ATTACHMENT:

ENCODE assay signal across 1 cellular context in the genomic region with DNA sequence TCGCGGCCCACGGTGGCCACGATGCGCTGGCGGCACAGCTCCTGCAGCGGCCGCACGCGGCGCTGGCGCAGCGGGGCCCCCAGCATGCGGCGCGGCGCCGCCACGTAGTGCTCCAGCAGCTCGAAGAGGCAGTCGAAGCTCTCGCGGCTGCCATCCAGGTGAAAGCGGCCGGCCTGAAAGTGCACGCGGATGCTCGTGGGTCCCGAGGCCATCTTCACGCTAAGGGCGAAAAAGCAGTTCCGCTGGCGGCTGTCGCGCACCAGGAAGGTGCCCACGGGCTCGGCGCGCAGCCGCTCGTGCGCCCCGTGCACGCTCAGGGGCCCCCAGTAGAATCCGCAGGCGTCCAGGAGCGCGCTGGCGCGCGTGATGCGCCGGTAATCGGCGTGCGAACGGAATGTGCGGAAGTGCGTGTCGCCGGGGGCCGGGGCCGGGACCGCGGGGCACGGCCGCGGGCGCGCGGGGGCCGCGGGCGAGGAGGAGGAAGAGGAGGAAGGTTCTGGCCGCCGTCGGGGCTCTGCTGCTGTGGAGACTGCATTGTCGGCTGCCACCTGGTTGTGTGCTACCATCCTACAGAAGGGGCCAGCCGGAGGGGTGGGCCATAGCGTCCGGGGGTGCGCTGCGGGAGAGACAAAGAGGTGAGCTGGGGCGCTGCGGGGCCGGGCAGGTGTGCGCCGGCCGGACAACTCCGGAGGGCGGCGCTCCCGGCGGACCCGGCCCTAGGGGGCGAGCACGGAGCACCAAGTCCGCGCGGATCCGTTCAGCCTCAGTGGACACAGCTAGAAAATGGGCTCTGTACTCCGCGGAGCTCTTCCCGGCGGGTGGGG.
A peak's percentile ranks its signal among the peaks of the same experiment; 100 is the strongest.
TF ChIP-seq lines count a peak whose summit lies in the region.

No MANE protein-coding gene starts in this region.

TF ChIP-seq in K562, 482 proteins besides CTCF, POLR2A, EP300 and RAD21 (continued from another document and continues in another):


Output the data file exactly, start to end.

ENCODE assay signal across 1 cellular context in the genomic region with DNA sequence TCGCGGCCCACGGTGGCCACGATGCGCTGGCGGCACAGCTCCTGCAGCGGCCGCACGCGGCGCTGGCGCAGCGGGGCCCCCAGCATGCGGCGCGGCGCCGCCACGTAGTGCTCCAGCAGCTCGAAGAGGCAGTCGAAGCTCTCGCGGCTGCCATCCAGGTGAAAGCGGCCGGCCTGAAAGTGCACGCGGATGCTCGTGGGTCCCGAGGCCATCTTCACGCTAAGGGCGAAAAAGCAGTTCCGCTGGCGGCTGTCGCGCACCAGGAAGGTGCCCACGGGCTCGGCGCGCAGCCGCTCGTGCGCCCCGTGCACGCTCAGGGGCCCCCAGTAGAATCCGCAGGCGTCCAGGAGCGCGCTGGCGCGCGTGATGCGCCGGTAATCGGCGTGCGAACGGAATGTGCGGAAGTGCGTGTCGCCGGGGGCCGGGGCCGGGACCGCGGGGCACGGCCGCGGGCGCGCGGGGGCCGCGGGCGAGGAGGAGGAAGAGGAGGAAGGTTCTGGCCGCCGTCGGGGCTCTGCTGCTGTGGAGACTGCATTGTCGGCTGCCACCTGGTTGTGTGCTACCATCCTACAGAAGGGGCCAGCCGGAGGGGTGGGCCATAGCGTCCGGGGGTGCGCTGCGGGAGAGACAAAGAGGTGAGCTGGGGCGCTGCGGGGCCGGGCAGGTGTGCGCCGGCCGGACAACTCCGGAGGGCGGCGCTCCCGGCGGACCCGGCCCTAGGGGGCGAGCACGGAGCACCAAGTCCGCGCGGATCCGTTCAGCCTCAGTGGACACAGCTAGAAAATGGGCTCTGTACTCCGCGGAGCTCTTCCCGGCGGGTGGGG.
A peak's percentile ranks its signal among the peaks of the same experiment; 100 is the strongest.
TF ChIP-seq lines count a peak whose summit lies in the region.

No MANE protein-coding gene starts in this region.

TF ChIP-seq in K562, 482 proteins besides CTCF, POLR2A, EP300 and RAD21 (continued from another document and continues in another):